Who Do You Want to See in Crosswords? Make Yourself Heard!

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Crosswords have long been considered the domain of older white men. It’s a stigma on the entire industry, one that has sadly been encouraged by years and years of non-inclusive thinking.

Thankfully, the wheels of change are in motion. We still have a long way to go, but the push for greater representation has never been more aggressive or possessed more momentum than it does right now.

Outlets like Queer Qrosswords, Women of Letters, and The Inkubator are all encouraging female constructors, constructors of color, and LGBTQIA+ constructors. Editors like Erik Agard and David Steinberg are actively recruiting new voices, while constructors like Rebecca Falcon continue to advocate for greater exposure.

But representation isn’t just needed behind the scenes. It’s needed within crosswords themselves. The cluing and the grid entries should also reflect our incredibly diverse, colorful, ever-evolving, spectrum-spanning society.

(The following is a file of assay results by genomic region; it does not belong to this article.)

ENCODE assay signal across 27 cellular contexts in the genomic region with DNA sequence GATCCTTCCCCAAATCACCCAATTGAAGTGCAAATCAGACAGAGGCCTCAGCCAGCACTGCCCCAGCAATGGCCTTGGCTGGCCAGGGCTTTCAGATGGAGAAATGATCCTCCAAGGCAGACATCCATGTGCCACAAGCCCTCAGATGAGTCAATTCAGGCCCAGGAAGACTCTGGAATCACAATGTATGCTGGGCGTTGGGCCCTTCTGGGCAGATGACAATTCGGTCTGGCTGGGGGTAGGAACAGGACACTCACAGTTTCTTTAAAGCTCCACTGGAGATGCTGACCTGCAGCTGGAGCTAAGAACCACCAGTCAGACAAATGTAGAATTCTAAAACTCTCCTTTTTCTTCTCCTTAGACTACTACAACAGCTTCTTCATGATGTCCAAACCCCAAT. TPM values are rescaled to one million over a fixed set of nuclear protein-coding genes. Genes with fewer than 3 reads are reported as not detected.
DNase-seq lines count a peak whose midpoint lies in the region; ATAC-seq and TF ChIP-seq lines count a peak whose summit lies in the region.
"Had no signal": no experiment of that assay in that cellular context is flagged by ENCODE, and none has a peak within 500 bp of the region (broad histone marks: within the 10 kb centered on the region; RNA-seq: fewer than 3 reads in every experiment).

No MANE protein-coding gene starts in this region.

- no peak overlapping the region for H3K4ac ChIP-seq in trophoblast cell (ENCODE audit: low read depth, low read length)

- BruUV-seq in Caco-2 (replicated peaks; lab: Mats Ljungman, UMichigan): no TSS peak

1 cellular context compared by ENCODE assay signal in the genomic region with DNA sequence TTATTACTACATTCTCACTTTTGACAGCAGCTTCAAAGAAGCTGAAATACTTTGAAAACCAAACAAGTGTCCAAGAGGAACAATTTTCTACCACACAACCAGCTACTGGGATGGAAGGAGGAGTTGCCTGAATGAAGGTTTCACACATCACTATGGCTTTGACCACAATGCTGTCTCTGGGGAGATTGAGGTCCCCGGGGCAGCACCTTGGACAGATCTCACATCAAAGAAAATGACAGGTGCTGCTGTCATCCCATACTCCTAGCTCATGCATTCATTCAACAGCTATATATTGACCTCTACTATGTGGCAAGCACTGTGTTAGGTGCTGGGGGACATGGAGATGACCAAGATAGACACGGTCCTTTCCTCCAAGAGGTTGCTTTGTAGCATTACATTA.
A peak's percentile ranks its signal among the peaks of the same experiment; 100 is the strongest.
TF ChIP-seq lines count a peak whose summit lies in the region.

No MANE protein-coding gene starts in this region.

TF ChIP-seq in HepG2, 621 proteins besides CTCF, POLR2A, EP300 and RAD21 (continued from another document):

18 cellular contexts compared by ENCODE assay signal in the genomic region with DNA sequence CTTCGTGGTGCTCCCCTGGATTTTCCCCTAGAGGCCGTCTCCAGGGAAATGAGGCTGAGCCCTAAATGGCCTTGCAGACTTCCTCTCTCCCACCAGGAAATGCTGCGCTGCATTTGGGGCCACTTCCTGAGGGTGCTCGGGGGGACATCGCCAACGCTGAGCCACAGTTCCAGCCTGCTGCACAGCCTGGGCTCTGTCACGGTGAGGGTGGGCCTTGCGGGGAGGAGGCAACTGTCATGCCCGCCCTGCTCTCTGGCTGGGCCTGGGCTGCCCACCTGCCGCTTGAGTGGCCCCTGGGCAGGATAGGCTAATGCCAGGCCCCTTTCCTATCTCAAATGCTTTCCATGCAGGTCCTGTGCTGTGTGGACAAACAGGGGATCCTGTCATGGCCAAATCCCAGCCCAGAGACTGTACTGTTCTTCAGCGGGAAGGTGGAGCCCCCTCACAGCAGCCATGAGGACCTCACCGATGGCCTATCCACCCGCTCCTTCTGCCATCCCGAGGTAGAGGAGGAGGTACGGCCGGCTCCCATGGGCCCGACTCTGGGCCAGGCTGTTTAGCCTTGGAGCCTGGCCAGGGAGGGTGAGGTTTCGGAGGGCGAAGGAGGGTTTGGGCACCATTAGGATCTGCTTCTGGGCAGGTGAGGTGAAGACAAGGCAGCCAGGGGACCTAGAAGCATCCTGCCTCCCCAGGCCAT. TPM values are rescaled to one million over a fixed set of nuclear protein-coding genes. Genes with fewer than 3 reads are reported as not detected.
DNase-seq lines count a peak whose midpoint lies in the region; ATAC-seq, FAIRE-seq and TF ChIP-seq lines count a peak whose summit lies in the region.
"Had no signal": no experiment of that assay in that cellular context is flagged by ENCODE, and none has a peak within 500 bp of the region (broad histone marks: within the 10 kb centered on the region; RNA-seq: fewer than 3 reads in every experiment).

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We wrote about this in November when The Pudding published the results of a statistical analysis of commonly referenced people in crossword answers.

Well, now there’s a way for you to not only push for greater inclusion, but to actually make suggestions: The Expanded Crossword Name Database.

A Google Form has been created where you can submit the names of women, non-binary individuals, trans individuals, or people of color that you’d like to see in crosswords. They can be contemporary people or historical figures.

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This is one of the coolest things about the Internet. We can crowd-source our ideas and get feedback instantly.

I reached out to Erica Wojcik, who is spearheading the ECND, and she said that there have been over one hundred new submissions in the last week alone!

Click here to check out the form AND to submit your suggestions. You should only submit one name at a time, but you can submit as many times as you like!

I can’t wait to see what sorts of submissions are sent to the ECND. What a marvelous way for everyone to expand their vocabularies and work for greater inclusion in crosswords.